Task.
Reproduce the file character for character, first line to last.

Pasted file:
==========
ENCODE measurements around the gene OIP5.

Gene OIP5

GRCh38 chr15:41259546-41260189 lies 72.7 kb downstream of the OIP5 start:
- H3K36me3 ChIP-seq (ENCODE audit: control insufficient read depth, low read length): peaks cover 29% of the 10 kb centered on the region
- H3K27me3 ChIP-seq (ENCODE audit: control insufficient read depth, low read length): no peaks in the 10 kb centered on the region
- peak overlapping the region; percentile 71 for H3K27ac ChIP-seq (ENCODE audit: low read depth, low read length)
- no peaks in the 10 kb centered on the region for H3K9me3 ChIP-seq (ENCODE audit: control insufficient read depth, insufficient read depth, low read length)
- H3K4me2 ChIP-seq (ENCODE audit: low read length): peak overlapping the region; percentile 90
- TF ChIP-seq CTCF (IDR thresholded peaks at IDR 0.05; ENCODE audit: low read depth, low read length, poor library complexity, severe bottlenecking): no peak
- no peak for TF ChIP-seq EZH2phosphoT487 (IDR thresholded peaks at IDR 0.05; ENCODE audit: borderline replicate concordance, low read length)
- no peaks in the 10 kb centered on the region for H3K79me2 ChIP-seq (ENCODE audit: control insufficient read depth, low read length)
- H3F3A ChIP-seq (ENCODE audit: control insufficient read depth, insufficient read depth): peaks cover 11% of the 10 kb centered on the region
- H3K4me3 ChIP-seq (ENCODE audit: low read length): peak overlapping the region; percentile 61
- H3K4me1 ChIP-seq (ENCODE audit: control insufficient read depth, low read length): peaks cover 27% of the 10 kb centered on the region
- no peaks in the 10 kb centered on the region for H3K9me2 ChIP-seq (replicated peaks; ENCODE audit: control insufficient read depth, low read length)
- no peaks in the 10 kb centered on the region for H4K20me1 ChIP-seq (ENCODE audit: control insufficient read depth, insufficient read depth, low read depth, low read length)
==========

ENCODE measurements around the gene OIP5.

Gene OIP5

GRCh38 chr15:41259546-41260189 lies 72.7 kb downstream of the OIP5 start:
- H3K36me3 ChIP-seq (ENCODE audit: control insufficient read depth, low read length): peaks cover 29% of the 10 kb centered on the region
- H3K27me3 ChIP-seq (ENCODE audit: control insufficient read depth, low read length): no peaks in the 10 kb centered on the region
- peak overlapping the region; percentile 71 for H3K27ac ChIP-seq (ENCODE audit: low read depth, low read length)
- no peaks in the 10 kb centered on the region for H3K9me3 ChIP-seq (ENCODE audit: control insufficient read depth, insufficient read depth, low read length)
- H3K4me2 ChIP-seq (ENCODE audit: low read length): peak overlapping the region; percentile 90
- TF ChIP-seq CTCF (IDR thresholded peaks at IDR 0.05; ENCODE audit: low read depth, low read length, poor library complexity, severe bottlenecking): no peak
- no peak for TF ChIP-seq EZH2phosphoT487 (IDR thresholded peaks at IDR 0.05; ENCODE audit: borderline replicate concordance, low read length)
- no peaks in the 10 kb centered on the region for H3K79me2 ChIP-seq (ENCODE audit: control insufficient read depth, low read length)
- H3F3A ChIP-seq (ENCODE audit: control insufficient read depth, insufficient read depth): peaks cover 11% of the 10 kb centered on the region
- H3K4me3 ChIP-seq (ENCODE audit: low read length): peak overlapping the region; percentile 61
- H3K4me1 ChIP-seq (ENCODE audit: control insufficient read depth, low read length): peaks cover 27% of the 10 kb centered on the region
- no peaks in the 10 kb centered on the region for H3K9me2 ChIP-seq (replicated peaks; ENCODE audit: control insufficient read depth, low read length)
- no peaks in the 10 kb centered on the region for H4K20me1 ChIP-seq (ENCODE audit: control insufficient read depth, insufficient read depth, low read depth, low read length)